In the world of rehabilitation, there are a wide variety of mobility aids designed to help individuals with specific impairments. For example, there are different types of canes, walkers, and crutches. Determining which type of mobility aid would be appropriate for yourself and/or a loved one depends on the amount of support and the specific needs of the individual. The expertise of your rehabilitation professional will also be important when making this decision. The rehabilitation professional wants their patient to do as much as possible and maintain their normal walking pattern while using their mobility aid. All these factors mentioned above go into choosing your perfect mobility aid. The following are just a few of the many mobility aids that could be right for you.
Single-Point Adjustable Offset Cane
A single-point adjustable offset cane is the least supportive but offers the most mobility of all the unilateral devices. Unilateral means that the device is only used on one side of the body and usually on the side that is the least affected by a disease or impairment.
A quad cane is a step above a single-point adjustable offset cane when it comes to unilateral support. The quad comes in two sizes: a wide-based and a narrow-based with the wide-based being more supportive than the narrow-based.
Pick Up Walker or Standard Walker
A pick-up walker (PUW) has no wheels and therefore provides the most stability of all the walkers. In general, walkers are good for individuals that have balance problems or general weaknesses, so they need stability on both sides of their body (bilateral). However, to use any walker, the individual will need to have two functional upper extremities/arms to properly use these devices.
Two-Wheel Walker or Front Wheel Walker
A two-wheel walker generally has 2 wheels in the front and none in the back which allows the user more mobility, but with the trade-off of having less stability than the PUW.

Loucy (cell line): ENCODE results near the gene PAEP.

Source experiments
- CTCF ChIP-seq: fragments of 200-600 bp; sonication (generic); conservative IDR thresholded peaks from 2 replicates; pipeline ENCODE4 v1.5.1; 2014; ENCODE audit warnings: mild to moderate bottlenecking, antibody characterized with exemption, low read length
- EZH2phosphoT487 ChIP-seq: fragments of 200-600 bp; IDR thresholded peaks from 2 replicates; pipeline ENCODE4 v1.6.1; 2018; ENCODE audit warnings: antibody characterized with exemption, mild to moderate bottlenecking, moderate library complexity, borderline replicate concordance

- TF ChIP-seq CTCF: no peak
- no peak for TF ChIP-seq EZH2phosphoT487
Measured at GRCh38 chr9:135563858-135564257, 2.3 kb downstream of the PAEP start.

Rollator Walker or Four-Wheel Walker
A rollator walker has 4 wheels at the base and has a seat and allows the user to lock and unlock the wheels. This walker is best for those with good balance but has more of an endurance deficit because the user can easily lock the wheels and take a seat when they become tired.
Axillary crutches are commonly used bilateral or unilateral mobility aids that are appropriate when the individual needs to unload one side of their body. This user needs to have a good balance to use axillary crutches. But they can use variable walking patterns and walk faster.
Lofstrand crutches are less stable than axillary crutches but are more lightweight and easier to mobilize. These crutches are good for long-term use by people with chronic conditions that causes them to need mobility aids.
These are just a few of the mobility aids that will be considered by your rehabilitation professional when determining your perfect mobility aid. The uses and design may seem to overlap and be confusing for patients, so when in doubt contact your physical therapist to see what is appropriate for you. If you don’t have a physical therapist or feel that you could benefit from one of the mobility aids discussed above, contact us for a free consultation at either our Minnesota or Florida locations.